Women's Day in modern culture
The day remains an official holiday in Albania, Armenia, Azerbaijan, Belarus, Bosnia and Herzegovina, Bulgaria, China, Cuba, Italy, Kazakhstan, Kyrgyzstan, Macedonia, Moldova, Mongolia, Montenegro, Russia, Serbia, Tajikistan, Ukraine, Uzbekistan, and Vietnam, and is observed by men giving the women in their lives - mothers, wives, girlfriends, colleagues, etc., flowers and small gifts. In some countries it is also observed as an equivalent of Mother's Day, where children also give small presents to their mothers and grandmothers.
After the collapse of the Soviet Union celebrations of IWD were abandoned in Armenia. Instead April 7 was introduced as state holiday of ‘Beauty and Motherhood.’ The new holiday immediately got popular among Armenians, as it commemorates one of the main holidays of Armenian Church, Annunciation. However, people still kept celebrating IWD on March 8 as well. Public discussion held on the topic of two ‘Women’s Days’ in Armenia resulted in the recognition of the so called ‘Women’s Month’ which is the period between March 8 and April 7.
In Italy, to celebrate the day, men give yellow mimosas to women. Yellow mimosas and chocolate are also one of the most common March 8 presents in Russia.
In Bosnia and Herzegovina, Brazil, Croatia, Hungary, Montenegro, Poland, Bulgaria, Romania, Serbia and Macedonia, the custom of giving women flowers still prevails. Women usually get gifts from their employers too. School children often bring gifts for their teachers as well.
In India, IWD holds a lot of significance. Many celebrations are held during the day. This portrays the power of women in the modern era and how vital their role is in the society.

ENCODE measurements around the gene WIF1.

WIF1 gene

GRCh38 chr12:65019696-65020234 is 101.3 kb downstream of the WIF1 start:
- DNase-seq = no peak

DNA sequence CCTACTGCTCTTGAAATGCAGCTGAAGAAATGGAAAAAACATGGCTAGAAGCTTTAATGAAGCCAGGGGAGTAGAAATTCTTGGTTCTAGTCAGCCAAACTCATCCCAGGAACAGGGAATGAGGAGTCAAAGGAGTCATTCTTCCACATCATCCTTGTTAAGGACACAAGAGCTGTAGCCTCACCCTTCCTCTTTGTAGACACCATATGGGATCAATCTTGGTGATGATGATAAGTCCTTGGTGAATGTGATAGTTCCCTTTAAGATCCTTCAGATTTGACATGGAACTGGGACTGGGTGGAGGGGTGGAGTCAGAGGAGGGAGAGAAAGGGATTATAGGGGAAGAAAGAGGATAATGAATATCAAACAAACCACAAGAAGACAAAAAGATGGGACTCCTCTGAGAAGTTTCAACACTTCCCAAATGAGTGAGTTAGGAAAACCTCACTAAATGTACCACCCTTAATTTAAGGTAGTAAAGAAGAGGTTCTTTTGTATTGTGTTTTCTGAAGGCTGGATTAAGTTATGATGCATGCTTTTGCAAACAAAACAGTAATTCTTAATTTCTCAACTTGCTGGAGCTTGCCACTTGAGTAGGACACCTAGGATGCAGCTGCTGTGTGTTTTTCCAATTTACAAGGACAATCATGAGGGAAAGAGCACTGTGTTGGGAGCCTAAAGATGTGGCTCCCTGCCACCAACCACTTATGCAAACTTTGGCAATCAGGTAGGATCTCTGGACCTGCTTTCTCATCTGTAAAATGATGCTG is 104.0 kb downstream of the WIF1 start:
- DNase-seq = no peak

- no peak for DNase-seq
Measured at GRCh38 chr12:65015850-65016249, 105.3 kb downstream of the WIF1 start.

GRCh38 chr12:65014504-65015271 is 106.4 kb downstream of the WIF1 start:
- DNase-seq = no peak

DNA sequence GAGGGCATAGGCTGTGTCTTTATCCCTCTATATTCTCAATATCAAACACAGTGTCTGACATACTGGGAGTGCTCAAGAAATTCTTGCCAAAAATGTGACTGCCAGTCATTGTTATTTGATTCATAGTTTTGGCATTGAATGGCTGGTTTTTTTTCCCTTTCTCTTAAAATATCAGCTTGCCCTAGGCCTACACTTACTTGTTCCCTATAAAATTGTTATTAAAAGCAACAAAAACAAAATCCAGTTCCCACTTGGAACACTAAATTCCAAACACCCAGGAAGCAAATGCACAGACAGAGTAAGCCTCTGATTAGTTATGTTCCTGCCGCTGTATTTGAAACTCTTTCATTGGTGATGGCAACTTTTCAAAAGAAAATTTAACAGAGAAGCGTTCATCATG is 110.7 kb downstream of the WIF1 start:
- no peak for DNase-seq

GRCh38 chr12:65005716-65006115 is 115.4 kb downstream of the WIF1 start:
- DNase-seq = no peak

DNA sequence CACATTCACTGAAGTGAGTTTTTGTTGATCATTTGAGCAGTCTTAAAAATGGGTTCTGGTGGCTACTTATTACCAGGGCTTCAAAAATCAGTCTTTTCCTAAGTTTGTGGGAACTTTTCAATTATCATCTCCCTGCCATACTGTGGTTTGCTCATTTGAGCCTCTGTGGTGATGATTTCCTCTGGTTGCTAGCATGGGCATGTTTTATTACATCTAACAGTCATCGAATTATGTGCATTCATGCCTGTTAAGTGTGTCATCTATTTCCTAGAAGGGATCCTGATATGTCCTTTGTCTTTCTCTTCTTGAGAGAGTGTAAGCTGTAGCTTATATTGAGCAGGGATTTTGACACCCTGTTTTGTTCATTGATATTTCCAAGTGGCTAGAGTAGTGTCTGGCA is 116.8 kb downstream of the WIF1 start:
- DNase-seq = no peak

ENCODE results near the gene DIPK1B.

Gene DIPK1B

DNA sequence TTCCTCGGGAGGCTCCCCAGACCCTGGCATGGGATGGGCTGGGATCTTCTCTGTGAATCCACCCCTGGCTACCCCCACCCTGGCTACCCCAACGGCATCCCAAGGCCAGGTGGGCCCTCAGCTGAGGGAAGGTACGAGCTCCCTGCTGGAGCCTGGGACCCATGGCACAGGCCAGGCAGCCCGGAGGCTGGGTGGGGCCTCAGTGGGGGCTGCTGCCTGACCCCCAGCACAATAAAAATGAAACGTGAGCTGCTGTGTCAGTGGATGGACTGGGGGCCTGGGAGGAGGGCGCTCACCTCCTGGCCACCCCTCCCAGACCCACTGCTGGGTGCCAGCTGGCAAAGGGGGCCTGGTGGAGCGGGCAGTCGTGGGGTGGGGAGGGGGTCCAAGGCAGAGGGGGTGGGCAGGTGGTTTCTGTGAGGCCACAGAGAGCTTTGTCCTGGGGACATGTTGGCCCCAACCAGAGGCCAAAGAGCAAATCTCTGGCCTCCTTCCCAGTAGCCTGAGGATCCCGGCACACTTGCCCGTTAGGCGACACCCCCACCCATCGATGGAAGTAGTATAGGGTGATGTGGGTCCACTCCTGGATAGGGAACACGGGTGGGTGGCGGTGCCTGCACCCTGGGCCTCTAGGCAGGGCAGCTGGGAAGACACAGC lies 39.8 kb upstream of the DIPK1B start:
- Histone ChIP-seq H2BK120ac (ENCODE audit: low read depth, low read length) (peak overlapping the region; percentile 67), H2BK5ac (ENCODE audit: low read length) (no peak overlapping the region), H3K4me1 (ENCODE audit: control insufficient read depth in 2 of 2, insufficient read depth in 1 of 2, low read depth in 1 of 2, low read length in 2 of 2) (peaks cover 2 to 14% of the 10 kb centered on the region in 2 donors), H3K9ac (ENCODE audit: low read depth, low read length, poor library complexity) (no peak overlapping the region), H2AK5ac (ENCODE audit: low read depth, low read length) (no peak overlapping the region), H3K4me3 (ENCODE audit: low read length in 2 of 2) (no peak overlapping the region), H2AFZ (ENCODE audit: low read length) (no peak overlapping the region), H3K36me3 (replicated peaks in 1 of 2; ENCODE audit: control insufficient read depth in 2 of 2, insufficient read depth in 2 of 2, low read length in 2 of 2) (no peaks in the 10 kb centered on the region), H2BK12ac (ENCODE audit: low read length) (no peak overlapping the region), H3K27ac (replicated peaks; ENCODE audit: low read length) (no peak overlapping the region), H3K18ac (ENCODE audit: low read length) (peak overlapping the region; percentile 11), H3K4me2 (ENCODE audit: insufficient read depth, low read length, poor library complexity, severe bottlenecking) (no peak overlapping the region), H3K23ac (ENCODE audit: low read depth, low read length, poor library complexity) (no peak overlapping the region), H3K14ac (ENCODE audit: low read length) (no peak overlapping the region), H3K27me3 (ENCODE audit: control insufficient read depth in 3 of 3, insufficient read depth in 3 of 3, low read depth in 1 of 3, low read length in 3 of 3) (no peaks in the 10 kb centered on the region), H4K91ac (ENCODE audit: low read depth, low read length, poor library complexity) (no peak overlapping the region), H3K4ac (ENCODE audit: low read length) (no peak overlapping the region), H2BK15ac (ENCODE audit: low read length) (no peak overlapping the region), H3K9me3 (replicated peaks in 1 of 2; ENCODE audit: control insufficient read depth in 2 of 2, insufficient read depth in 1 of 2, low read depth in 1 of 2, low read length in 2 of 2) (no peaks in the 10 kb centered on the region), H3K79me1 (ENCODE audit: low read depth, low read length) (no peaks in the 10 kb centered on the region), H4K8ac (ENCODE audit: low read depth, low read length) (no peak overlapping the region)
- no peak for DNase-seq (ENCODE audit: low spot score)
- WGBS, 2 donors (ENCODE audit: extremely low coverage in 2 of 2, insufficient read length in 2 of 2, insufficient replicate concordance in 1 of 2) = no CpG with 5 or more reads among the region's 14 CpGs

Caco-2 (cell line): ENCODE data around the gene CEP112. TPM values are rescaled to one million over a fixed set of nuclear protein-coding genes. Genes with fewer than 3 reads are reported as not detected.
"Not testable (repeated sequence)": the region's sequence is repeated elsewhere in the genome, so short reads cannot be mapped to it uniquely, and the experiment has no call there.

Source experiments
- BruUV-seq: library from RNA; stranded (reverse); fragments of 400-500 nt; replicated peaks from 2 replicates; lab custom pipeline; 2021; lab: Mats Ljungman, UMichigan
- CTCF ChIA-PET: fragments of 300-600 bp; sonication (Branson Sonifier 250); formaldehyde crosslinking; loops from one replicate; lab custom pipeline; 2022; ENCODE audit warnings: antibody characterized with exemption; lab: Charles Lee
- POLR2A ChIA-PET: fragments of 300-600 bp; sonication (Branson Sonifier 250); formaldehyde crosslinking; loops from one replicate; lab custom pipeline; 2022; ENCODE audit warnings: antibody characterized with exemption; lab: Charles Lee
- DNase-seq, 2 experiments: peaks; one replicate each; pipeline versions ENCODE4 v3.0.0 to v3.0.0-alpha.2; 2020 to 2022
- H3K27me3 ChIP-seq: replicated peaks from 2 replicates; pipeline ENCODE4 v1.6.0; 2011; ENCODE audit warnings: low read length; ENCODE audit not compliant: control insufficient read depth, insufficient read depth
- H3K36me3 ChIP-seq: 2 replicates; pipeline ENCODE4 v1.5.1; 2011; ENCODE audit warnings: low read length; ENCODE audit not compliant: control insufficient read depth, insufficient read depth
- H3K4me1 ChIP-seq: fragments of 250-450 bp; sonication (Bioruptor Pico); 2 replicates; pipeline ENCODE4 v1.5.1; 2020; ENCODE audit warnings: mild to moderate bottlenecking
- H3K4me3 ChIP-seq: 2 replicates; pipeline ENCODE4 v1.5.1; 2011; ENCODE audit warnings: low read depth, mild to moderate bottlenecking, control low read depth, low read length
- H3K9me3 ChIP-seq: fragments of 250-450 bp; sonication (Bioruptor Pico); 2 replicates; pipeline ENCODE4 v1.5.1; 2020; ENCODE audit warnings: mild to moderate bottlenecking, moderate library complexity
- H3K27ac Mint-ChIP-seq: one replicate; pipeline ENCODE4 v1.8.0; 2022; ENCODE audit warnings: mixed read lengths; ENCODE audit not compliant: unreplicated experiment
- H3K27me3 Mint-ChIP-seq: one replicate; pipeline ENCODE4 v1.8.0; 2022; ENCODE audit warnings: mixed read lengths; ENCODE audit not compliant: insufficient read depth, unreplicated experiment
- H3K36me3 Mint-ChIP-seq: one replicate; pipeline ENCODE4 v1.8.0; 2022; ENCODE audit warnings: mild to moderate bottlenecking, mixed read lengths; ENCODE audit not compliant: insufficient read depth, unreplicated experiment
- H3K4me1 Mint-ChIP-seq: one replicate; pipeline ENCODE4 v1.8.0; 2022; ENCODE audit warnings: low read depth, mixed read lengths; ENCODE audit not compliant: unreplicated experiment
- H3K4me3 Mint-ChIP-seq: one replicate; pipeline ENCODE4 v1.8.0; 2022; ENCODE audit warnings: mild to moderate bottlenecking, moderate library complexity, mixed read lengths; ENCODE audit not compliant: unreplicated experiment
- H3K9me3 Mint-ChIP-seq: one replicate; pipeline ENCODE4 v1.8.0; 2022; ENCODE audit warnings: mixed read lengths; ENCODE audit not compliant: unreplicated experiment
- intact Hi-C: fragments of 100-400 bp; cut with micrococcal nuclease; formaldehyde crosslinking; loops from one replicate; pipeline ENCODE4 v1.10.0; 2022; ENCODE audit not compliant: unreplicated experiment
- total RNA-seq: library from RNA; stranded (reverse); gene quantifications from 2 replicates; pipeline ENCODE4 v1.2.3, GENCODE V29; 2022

Two years later, in December 1977, the General Assembly adopted a resolution proclaiming a United Nations Day for Women's Rights and International Peace to be observed on any day of the year by Member States, in accordance with their historical and national traditions. "In adopting its resolution, the General Assembly recognized the role of women in peace efforts and development and urged an end to discrimination and an increase of support for women’s full and equal participation."
The 2005 Congress (conference) of the British Trades Union Congress overwhelmingly approved a resolution calling for IWD to be designated a public holiday in the United Kingdom.
Today many events are held by women's groups around the world. The global women's organization Aurora hosts a free worldwide register of IWD local events (www.internationalwomensday.com) so that women and the media can locate local activity. Many governments and organisations around the world support IWD. For example, HSBC hosts a range of IWD activity including co-hosting of the UK's flagship IWD event with women's group Aurora. Global interest in IWD shows a steady increase.
- History of feminism
- Women's rights
- Marxist feminism
- Socialist feminism
- Mothers' Day
- International Day for the Elimination of Violence against Women 25 November
- International Men's Day (November 19 in 40 countries)
- International Museum of Women
- International Women's Day at UN
- Differences between International Women's Day and International Men's Day
- Un Cyberschool overview (USA point of view for early history with urban legend )
- Women in Mexico
- People Opposing Woman Abuse
- International Women's Day in Russia
- All about IWD in the world (in Russian)